I think indie beauty founders should also know that many of the highly successful campaigns you see have had a significant investment upfront to build out the campaign, and spend a significant amount during the campaign for digital ads and crowdfunding-specific marketing companies. Crowdfunding is not a “build it and they will come” [endeavor]. So, if you don’t have the capital to invest in fancy campaigns, set a conservative goal, follow all those tips you read and get creative.

Awa Diaw Co-Founder, Nekawa Beauty

From late April until the end of May, we did a Kickstarter campaign to try raise $15,000 for our company. While we did meet our goal, we learned a lot from that experience. We learned that even though a large portion of the pledges came from family, friends and those familiar with our product, it was extremely difficult to gain traction with those outside of that circle.

We also learned a lot about the timing of when to do crowdfunding. We did it during a time when people are probably spending more money toward things such as graduation or vacations. So, if we were to do it again, we would pick a different time of the year. We would recommend it to more known companies or brands who have been in the market a bit longer than us or those who have more access to drive marketing to increase engagement with their crowdfunding campaign.

Marie Drago Founder, Gallinée

We did a crowdfunding campaign and started with a nice party. We hand-filled 400 samples, printed little cards, made a speech, and got a bit emotional. It was a really good night, and a great start for our brand.

Thanks to this, we filled 10% of our target in 24 hours, and the rest was a breeze. We reached our target in five days. It was a lot of prep work, and this is really a full time job, but I would recommend it for new brands. It helped us finance our production et pre-sell part of it, validated the concept so that we could go and talk to buyers with already some successes before even launching.

We also had 200 customers from day one and all of them really engaged with the brand, with loads of reviews and feedback. I really recommend this type of funding because it is so much more than just money.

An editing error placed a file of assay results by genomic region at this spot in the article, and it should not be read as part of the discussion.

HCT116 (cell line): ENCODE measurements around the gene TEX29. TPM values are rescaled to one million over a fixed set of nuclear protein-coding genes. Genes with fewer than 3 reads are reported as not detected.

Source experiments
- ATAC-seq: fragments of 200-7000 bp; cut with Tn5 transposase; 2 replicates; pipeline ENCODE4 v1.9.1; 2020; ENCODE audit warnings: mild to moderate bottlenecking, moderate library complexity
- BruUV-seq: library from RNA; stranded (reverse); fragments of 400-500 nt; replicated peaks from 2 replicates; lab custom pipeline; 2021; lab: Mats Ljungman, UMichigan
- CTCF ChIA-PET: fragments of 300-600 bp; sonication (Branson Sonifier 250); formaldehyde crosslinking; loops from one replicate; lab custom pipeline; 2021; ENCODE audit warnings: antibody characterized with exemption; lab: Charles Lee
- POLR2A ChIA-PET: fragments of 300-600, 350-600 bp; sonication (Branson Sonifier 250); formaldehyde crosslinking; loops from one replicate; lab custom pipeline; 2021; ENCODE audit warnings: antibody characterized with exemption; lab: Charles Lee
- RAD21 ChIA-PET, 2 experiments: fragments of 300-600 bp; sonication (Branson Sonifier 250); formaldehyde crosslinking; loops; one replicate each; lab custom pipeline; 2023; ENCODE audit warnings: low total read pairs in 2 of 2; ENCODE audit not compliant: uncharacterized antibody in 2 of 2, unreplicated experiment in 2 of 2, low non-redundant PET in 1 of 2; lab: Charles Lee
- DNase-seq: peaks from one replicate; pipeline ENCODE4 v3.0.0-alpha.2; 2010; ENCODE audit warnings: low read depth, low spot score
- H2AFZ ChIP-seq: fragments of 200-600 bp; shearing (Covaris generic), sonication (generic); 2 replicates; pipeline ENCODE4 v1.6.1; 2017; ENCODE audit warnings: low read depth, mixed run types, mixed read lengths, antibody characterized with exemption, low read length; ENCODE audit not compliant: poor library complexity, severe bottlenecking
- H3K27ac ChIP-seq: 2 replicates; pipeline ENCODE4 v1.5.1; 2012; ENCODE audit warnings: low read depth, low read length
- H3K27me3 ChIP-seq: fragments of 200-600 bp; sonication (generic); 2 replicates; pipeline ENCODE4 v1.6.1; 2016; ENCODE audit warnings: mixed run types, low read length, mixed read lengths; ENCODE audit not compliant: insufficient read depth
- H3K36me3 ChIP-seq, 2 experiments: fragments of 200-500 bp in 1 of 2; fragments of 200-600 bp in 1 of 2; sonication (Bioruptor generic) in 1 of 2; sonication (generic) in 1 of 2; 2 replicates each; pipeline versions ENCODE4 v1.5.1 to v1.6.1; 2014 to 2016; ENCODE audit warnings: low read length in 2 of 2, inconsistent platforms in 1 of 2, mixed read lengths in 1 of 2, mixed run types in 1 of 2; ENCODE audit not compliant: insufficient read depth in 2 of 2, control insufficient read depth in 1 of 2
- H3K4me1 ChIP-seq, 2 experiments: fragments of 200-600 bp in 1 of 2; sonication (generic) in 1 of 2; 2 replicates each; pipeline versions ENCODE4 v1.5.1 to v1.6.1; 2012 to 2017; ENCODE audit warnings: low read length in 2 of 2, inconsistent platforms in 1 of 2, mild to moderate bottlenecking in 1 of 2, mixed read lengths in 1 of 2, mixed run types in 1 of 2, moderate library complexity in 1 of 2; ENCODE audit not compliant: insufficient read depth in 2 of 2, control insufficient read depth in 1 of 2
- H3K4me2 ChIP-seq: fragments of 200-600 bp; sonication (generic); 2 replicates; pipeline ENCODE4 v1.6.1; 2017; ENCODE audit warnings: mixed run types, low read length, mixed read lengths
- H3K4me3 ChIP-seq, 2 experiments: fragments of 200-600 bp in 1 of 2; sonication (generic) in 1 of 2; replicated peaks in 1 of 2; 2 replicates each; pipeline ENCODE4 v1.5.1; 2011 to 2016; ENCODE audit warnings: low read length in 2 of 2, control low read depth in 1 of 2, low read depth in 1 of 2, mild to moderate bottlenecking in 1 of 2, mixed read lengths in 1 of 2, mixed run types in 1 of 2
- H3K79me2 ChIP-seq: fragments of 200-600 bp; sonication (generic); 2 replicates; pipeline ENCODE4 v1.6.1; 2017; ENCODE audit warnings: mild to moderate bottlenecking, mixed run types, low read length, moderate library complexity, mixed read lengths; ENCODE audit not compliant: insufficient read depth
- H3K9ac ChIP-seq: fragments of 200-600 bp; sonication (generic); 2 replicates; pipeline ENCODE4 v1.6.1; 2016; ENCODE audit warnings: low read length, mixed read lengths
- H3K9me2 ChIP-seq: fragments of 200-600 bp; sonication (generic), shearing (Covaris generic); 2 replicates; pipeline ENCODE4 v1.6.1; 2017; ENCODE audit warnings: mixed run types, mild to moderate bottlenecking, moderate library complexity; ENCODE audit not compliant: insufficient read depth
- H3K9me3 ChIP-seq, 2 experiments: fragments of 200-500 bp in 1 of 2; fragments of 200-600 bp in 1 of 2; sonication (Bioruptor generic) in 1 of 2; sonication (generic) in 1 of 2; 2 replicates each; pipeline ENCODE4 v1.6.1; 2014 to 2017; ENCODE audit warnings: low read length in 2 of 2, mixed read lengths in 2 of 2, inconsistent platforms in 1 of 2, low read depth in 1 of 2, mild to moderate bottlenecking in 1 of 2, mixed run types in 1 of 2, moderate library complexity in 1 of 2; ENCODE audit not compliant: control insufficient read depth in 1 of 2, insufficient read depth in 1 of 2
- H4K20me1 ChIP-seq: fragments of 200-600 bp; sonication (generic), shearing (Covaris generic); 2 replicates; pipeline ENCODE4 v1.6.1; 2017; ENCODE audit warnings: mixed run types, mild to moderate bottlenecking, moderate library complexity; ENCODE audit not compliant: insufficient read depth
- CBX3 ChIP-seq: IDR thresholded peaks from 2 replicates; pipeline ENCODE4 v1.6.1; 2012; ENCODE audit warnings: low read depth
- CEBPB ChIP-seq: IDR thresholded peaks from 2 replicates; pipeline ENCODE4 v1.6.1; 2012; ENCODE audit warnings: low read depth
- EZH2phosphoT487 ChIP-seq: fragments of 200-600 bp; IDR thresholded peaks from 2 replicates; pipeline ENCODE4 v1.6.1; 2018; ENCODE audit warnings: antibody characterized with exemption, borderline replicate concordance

Gillian Stollwerk Garrett Founder, Gilly’s Organics

I had an outstanding experience crowdfunding with iFundWomen. I successfully raised over $30,000 towards the repackaging of my line that will launch in January at Indie Beauty Expo in LA. It was amazing to work with the team at iFundWomen, and I went on to speak at many events about my success. Even Entrepreneur magazine covered my story.

Jennifer Freitas Founder and CEO, The Truth Beauty Company

I certainly have contemplated crowdfunding as an option when it comes to raising capital. I think, when it comes to entrepreneurship, the most successful people have multiple revenue streams. So, although I have a few brick-and-mortars under my belt, the cash flow is strong enough with them that I would be able to leverage them to funnel more growth that way if I choose.

However, there are a few more internal projects within the Truth Beauty brand that I would use crowdfunding as a means and, in fact, am looking to explore it more. I feel I have a strong brand that is deeply rooted in community, and I feel many people would want to be part of the Truth Beauty story.

Overall, I think crowdfunding is part of the new approach to business. So much is focused on the social enterprise aspects now of a business, which is great as I believe it offers a layer of authenticity and accountability.

Crystal Williams Founder, The Balm Shop & Co.

I think crowdfunding campaigns have great potential for success with raising capital. However, I personally have not been a big fan of this method because of overuse. I have seen campaigns for everything from business startups and mural paintings to even personal moving expenses.

As the founder and owner of my company, I believe that, if you are looking to start a business, project or whatever, you should be your biggest cheerleader. Getting help is great, but be willing to invest your dollars into your dream and create something awesome that people would be willing to pay for.

If you have a question you’d like Beauty Independent to ask beauty entrepreneurs, please send it to [email protected].